(Bloomberg) — Two State Department officials responsible for U.S. policy in Ukraine testified Wednesday in a House impeachment hearing, giving the public its first live, televised look at the evidence against President Donald Trump.
Ambassador William Taylor and Deputy Assistant Secretary of State George Kent answered questions from Democratic and Republican staff and members of the House Intelligence Committee for several hours.
Neither were on the July 25 phone call between Trump and Ukrainian President Volodymyr Zelenskiy that is at the center of the impeachment inquiry.
These are the key takeaways from the hearing so far:
Taylor reveals newly disclosed Trump exchange on Ukraine
Taylor, the acting ambassador to Ukraine, testified about a previously undisclosed exchange between Trump and Gordon Sondland, the U.S. ambassador to the European Union, on July 26 — the day after the Trump-Zelenskiy call. Taylor said he learned of Sondland’s conversation with Trump only last week from an embassy staffer.
According to Taylor’s account, Sondland called Trump by mobile phone from a Kyiv restaurant where U.S. officials were dining after meeting with Zelenskiy. Trump was speaking so loudly that one of Taylor’s staff members could hear both sides of the call.
The staffer said Trump asked Sondland about “the investigations.” Taylor understood that term as referring to Trump’s request that Zelenskiy investigate former Vice President Joe Biden, his son Hunter, and Burisma Holdings, an energy company on whose board Hunter Biden served.
Sondland responded that the Ukrainians were ready to move forward.
Taylor said his staff member asked Sondland what Trump thought about Ukraine.
“Ambassador Sondland responded that President Trump cares more about the investigations of Biden, which Giuliani was pressing for,” Taylor said.
Diplomats uncomfortable with Giuliani’s ‘irregular’ channel
Both diplomats were deeply skeptical of the role Rudy Giuliani — the former New York mayor and Trump’s personal lawyer — was playing in Ukraine policy.
“In mid-August, it became clear to me that Giuliani’s efforts to gin up politically motivated investigations were now infecting U.S. engagement with Ukraine, leveraging President Zelenskiy’s desire for a White House meeting,” Kent said.
Kent said Giuliani was engaged in an effort to “smear” the former ambassador to Ukraine, Marie Yovanovitch, and other U.S. diplomats.
Taylor said he realized in July that there was an “irregular policy channel” guided by Giuliani working to condition a White House meeting on Ukrainian investigations of the Bidens and the 2016 U.S. elections.
Both men said Giuliani was pushing Trump’s political interests.
“I believe he was looking to dig up political dirt against a potential rival in the next election cycle,” Kent said.
“I agree with Mr. Kent,” Taylor said.
Republicans push back on ‘fourth-hand rumors’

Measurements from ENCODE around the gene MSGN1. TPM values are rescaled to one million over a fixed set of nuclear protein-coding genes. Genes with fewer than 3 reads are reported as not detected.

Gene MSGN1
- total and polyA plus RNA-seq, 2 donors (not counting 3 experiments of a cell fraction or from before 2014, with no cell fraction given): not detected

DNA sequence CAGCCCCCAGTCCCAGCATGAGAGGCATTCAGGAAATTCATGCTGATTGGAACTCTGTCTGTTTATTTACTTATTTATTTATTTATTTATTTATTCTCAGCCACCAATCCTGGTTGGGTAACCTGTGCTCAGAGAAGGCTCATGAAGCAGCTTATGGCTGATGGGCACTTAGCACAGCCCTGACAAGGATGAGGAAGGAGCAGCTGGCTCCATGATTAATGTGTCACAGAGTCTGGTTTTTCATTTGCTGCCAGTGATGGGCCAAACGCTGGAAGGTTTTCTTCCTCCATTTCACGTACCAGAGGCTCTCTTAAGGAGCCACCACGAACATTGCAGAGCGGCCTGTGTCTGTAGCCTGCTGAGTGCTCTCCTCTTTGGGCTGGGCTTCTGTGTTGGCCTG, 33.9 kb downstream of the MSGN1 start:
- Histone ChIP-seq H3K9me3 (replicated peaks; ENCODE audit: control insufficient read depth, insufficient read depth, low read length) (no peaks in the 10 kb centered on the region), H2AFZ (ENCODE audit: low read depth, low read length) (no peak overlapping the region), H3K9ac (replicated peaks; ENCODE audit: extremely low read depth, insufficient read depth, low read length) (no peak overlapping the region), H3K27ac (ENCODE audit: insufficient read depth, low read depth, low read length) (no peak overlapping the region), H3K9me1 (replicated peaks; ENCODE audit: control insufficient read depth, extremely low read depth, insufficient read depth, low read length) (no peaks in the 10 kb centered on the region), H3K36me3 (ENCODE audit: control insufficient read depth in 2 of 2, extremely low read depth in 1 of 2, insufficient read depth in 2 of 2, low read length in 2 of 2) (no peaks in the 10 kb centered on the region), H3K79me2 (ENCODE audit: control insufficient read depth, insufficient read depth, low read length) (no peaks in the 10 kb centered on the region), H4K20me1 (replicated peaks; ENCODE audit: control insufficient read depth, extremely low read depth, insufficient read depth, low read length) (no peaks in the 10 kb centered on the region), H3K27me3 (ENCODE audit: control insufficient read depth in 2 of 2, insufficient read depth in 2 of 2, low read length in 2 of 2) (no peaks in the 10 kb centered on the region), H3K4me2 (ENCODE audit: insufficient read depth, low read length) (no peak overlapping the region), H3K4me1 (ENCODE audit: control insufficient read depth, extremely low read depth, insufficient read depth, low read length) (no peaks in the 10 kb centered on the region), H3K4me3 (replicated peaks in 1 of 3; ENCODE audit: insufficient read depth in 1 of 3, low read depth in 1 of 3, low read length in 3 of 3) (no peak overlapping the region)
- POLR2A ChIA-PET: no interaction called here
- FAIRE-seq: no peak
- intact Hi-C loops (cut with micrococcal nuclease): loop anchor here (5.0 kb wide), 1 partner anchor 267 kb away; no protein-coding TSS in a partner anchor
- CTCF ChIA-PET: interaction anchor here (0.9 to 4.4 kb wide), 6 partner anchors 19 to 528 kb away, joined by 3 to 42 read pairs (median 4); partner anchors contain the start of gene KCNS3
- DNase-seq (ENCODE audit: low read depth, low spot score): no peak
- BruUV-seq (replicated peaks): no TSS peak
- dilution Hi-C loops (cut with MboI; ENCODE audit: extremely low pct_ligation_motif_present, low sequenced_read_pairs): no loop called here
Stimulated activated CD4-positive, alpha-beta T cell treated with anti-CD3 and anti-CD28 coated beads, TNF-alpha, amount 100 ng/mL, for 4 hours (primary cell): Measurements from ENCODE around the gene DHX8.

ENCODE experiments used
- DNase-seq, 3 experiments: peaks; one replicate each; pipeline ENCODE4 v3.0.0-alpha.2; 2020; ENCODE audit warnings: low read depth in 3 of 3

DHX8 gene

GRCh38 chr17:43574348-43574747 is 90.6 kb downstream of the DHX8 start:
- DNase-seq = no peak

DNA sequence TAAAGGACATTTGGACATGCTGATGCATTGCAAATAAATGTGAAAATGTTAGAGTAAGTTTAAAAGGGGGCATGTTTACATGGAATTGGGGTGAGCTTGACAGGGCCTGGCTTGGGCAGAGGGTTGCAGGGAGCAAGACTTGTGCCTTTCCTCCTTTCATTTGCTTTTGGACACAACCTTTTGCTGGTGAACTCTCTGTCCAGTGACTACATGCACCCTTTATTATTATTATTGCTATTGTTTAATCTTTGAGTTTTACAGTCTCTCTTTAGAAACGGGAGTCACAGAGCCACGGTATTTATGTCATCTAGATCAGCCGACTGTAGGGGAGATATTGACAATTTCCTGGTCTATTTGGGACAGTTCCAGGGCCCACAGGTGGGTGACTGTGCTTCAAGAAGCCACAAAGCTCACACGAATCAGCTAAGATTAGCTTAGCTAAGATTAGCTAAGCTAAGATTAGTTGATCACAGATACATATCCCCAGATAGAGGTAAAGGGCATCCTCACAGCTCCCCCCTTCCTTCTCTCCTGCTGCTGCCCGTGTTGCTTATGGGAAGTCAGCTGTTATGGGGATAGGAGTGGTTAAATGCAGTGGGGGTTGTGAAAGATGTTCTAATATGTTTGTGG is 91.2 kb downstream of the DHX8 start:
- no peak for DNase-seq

Republicans defending Trump presented a variety of procedural and substantive arguments against the Democratic-led impeachment inquiry.
Devin Nunes, the top Republican on the intelligence committee, said the witnesses’ testimony was “typically based on second-hand, third-hand, and even fourth-hand rumors and innuendo.”
Nunes said the diplomats were “remarkably uninformed” about Trump’s theory that it was Ukraine — not Russia — that sought to interfere in the 2016 election. That gave Trump good reason to send Giuliani to Ukraine to investigate, he said.
But at times, Republicans resorted to arguing that Trump’s use of his personal lawyer to conduct Ukraine policy was unusual but not impeachable.
“In fairness, this irregular channel of diplomacy, it’s not as outlandish as it could be, is that correct?” said Steve Castor, the attorney handling questioning for the Republicans.
“It’s not as outlandish as it could be,” Taylor said, laughing. “I agree with that.”
Witnesses explain why withholding of aid was ‘alarming’
Both witnesses conceded that they hadn’t spoken to Trump — or even Giuliani — and so could not testify directly about Trump’s aims in withholding aid.
But they were able to testify from the front lines of diplomacy about the importance that the new Ukrainian government placed on American support. Zelenskiy, who had just formed a government when he spoke to Trump, wanted a meeting in order to convey legitimacy and give him leverage against Russian President Vladimir Putin, they said.
“It’s one thing to try to leverage a meeting in the White House,” Taylor said. “It’s another thing, I thought, to leverage security assistance, security assistance to a country at war dependent on both the security assistance and the demonstration of support.
“Security assistance was much more alarming,” he said.
But Republicans countered that there was no harm because the aid was eventually released.
“Two facts,” said Representative Elise Stefanik of New York. “Number one, Ukraine received the aid. Number two, there was no investigation.”